Your personal information just isn’t safe

When Target lost data on some 110 million customers, it recommended them to credit bureau Experian for “identity theft protection,” offering to cover the cost for a year.

Think you’re in better hands? Think again.

Sometime before the Target (TGT) hack, Experian had its own data leak — via a subsidiary. That data leak got plugged before Target sent victims to Experian. But it shows that even those entrusted with our most sensitive data don’t know how to protect it.

Experian unknowingly sold the personal data of millions of Americans — including Social Security numbers — to a fraudster in Vietnam. That guy then sold the personal information to identity thieves around the globe.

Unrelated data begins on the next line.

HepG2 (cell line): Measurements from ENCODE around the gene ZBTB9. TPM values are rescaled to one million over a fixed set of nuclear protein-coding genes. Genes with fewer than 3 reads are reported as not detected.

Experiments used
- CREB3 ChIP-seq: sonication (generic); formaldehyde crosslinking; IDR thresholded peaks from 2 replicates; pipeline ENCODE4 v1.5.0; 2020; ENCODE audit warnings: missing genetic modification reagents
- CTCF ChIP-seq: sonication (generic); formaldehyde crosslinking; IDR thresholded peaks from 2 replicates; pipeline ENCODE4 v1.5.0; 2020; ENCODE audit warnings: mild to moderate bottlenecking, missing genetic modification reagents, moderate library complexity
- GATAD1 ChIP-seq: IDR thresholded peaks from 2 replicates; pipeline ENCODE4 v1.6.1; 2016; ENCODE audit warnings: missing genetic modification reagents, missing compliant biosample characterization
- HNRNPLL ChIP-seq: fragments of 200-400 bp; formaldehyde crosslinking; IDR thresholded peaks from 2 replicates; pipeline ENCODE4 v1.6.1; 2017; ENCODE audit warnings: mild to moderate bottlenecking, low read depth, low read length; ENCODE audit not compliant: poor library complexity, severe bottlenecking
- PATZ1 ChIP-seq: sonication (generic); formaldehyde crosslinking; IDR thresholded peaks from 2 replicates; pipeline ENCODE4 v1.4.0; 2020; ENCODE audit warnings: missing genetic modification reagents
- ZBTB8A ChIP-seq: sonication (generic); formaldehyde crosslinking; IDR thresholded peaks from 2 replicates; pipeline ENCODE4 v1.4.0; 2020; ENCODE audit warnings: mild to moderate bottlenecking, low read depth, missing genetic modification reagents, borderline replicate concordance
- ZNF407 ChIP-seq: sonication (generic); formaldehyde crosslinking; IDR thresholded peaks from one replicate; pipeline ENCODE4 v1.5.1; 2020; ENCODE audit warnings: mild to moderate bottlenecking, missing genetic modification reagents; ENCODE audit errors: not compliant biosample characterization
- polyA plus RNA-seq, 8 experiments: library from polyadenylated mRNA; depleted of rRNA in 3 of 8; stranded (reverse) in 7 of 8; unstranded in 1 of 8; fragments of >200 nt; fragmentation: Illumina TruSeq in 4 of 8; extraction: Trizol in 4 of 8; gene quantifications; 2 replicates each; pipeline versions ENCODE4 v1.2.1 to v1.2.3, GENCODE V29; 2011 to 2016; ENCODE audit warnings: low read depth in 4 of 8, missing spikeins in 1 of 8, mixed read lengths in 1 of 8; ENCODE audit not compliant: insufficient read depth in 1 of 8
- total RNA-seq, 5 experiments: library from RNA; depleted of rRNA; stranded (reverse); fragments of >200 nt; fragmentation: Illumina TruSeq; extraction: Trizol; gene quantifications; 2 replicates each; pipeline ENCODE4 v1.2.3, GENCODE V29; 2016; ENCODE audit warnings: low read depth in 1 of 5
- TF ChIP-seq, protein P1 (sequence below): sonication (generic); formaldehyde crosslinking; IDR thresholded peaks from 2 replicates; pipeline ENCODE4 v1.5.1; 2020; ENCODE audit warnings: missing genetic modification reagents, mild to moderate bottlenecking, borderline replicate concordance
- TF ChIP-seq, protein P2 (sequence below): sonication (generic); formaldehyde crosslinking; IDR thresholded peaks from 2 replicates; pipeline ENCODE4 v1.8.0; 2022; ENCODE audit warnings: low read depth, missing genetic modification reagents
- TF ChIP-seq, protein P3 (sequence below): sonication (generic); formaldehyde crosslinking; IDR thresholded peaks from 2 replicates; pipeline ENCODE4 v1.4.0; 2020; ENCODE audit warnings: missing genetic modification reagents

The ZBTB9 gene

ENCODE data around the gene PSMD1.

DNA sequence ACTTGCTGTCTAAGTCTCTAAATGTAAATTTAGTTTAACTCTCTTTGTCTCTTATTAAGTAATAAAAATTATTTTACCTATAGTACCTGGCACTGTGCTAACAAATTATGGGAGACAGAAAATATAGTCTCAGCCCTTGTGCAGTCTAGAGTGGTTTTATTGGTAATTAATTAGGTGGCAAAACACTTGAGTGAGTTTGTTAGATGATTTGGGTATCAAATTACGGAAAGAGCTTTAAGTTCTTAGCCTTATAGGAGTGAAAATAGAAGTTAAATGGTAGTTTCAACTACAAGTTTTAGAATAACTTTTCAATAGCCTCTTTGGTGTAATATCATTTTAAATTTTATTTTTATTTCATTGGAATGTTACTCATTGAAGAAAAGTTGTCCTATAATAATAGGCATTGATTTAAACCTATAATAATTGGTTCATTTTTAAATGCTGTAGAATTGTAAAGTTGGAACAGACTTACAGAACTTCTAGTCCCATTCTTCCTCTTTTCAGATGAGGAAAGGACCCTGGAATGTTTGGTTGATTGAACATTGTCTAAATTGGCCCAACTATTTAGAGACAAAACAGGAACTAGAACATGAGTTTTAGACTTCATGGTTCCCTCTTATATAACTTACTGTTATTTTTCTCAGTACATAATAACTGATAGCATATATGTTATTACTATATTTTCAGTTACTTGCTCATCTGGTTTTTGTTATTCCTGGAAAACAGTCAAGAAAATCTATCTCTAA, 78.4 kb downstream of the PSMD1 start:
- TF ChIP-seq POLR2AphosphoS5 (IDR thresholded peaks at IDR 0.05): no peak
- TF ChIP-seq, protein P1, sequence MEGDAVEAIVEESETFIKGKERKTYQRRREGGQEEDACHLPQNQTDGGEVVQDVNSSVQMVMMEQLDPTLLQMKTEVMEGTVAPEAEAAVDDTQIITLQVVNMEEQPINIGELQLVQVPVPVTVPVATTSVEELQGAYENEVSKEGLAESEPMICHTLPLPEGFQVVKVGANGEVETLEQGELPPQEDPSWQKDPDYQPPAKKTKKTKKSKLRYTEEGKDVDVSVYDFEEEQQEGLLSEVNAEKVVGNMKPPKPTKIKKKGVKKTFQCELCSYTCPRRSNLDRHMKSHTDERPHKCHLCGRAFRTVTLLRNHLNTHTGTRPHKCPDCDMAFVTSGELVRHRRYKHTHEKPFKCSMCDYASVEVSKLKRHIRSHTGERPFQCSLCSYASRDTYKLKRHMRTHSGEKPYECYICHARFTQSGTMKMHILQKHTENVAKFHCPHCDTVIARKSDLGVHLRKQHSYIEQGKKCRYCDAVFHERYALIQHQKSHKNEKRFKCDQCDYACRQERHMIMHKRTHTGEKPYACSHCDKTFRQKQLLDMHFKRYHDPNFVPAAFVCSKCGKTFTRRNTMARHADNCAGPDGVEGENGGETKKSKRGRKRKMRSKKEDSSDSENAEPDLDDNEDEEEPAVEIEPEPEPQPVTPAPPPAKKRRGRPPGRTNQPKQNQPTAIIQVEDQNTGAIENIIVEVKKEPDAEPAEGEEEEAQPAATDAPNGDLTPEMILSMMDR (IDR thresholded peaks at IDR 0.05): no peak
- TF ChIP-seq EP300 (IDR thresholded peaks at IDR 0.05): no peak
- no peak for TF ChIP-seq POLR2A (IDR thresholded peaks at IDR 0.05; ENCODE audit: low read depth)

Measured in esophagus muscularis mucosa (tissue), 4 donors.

It wasn’t until U.S. Secret Service agents alerted Experian that the company stopped.

Hieu Minh Ngo, now 25, was caught and admitted to posing as a private investigator in Singapore to get exclusive access to data via Court Ventures, an Experian subsidiary. Ngo then sold access to fellow criminals.

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